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    Deutsch Volkslieder (German Folksongs)

    In addition to familiar German language children's songs, you might want to look at some of the Deutsch Volkslieder (German folk songs) to help you teach students the language. Keep in mind that not all of the German folk songs are created equal. When searching for a song to use with your class, as you would with any of the other songs, you want to choose songs with simple lyrics. Thus, something like "Der Lindenbaum" might be too complex for students, but a song like Peter Seeger's "Drehen! Drehen! Drehen" (Turn, Turn, Turn) might work well. You want to find music that is at the level of German course you teach so that students will be able to both appreciate the music, and translate some of the words. This will help them to gain confidence in using the language fluently.

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    Writing Your Own Tune

    Finally, if you're feeling feisty, you might write your own tune. This is an especially useful option for those who can play an acoustic guitar or other instrument. Even if you're not musically inclined, you can write new lyrics to an old song. Don't be afraid to play with lyrics or use humorous lyrics.

    An alternative to this method would be to break your students into groups. Have each group construct its own children's song in German. Perhaps you can assign familiar tunes such as "Twinkle, Twinkle Little Star." Imagine this set of alternate lyrics:

    Weinen, Weinen kliene kind

    Wenn du kliener als eine Katze sind

    Underhalb die Bäume so große

    Wie ein kleines Ratte böse

    (Cry, cry little child/when you are smaller than a cat/underneath the trees so large/like a small evil rat). What using the German language in this manner can do for your students is help them with fluency in vocabulary, recognition of vocabulary and awareness of the pronunciation of words. For example, große and böse do not actually rhyme with one another — and you can explain the difference between the pronunciation of the two as part of the exercise.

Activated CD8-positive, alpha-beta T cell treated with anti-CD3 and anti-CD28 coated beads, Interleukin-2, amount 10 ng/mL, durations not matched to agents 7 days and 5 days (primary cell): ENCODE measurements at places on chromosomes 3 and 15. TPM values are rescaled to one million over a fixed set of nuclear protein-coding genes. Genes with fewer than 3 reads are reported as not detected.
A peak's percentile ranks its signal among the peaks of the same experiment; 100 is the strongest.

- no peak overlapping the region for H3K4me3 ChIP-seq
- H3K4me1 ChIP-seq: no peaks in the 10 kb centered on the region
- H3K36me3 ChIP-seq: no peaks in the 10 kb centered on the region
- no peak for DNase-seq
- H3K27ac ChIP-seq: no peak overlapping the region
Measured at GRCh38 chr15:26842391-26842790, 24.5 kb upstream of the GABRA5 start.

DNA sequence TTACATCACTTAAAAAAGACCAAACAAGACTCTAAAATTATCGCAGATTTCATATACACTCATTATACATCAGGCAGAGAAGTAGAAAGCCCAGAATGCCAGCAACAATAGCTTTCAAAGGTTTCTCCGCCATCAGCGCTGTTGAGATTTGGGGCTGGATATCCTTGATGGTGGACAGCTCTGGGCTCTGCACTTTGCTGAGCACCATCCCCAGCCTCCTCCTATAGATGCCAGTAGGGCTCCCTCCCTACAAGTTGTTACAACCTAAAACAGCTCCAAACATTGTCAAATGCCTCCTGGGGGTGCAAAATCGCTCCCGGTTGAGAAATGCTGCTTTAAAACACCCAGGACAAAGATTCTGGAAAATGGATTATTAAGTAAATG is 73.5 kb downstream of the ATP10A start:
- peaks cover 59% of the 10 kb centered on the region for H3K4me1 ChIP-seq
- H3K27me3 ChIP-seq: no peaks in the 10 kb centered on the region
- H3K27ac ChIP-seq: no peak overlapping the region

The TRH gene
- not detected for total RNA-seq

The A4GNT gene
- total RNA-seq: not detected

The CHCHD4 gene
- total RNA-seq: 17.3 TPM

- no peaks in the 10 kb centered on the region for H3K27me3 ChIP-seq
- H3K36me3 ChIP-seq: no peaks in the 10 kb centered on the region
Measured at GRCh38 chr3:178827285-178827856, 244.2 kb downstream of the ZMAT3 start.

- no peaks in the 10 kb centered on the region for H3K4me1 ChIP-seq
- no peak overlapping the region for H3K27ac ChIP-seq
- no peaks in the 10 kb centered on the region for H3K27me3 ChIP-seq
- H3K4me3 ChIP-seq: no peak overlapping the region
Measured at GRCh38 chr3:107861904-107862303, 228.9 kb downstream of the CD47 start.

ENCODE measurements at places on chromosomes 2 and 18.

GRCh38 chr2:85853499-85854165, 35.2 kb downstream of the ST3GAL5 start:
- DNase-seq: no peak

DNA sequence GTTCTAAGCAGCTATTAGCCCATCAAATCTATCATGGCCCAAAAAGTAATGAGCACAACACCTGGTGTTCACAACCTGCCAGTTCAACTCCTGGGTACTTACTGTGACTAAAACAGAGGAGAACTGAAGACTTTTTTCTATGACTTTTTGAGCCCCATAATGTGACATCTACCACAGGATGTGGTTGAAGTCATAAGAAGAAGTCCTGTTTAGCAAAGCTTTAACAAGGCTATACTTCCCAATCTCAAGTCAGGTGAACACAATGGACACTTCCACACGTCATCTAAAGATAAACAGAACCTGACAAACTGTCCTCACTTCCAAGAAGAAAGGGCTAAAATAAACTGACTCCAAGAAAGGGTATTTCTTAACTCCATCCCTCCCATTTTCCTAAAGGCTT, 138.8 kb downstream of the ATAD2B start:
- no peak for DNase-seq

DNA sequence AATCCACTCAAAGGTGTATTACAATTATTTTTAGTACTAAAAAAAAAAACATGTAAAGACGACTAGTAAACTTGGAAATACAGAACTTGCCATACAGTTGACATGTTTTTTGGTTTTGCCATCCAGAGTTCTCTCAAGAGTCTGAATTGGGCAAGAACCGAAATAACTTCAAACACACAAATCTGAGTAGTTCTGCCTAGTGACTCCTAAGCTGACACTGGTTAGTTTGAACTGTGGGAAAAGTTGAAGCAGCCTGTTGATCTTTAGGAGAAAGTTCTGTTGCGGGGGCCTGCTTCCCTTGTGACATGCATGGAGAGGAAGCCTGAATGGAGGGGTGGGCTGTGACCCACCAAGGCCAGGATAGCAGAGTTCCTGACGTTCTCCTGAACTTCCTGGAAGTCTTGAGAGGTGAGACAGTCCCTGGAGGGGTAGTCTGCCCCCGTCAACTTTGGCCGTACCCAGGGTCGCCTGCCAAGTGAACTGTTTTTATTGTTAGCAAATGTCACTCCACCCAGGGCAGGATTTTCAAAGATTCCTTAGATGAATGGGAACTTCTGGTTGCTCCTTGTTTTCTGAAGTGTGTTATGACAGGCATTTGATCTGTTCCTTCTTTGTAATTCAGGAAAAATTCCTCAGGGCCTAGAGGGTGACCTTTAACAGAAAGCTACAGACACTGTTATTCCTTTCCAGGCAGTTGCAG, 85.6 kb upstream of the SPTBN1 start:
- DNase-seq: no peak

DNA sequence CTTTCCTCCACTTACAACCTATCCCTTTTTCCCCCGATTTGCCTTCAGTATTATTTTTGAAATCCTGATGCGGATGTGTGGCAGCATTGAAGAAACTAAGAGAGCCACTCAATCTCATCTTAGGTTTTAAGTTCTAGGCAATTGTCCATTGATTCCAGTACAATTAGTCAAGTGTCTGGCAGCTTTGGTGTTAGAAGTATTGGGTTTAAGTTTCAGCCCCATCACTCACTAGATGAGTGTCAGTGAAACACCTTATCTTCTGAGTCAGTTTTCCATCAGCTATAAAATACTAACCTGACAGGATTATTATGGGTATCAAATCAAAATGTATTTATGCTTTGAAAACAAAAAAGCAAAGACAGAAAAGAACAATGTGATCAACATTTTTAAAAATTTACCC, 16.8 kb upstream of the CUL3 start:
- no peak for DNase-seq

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    By spending time finding and creating children's songs in German your students can interact with, you can create a fun and interactive lesson for your students. When teaching foreign languages, not only is it important for students to learn about grammar and vocabulary, but it's also important to learn about nuances in meaning, German culture and German history. Through incorporating these short songs into your classroom, you can help give a more enriching experience to your students.

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    References:

    "Das Gelb Unterseeboot" translated by Ronda Roberts from "Yellow Submarine," by the Beatles

    German Folk Songs is a useful resource at http://www.kulturumsonst.com/en/folk_songs_de/volkslieder.php

    Image courtesy of http://www.sxc.hu/photo/334502

    Ronda Roberts took a total of eight German classes in college and graduate school — and was only one class short of having a minor in the language. She has translated short passages of German philosophers' works for journal articles and conference presentations.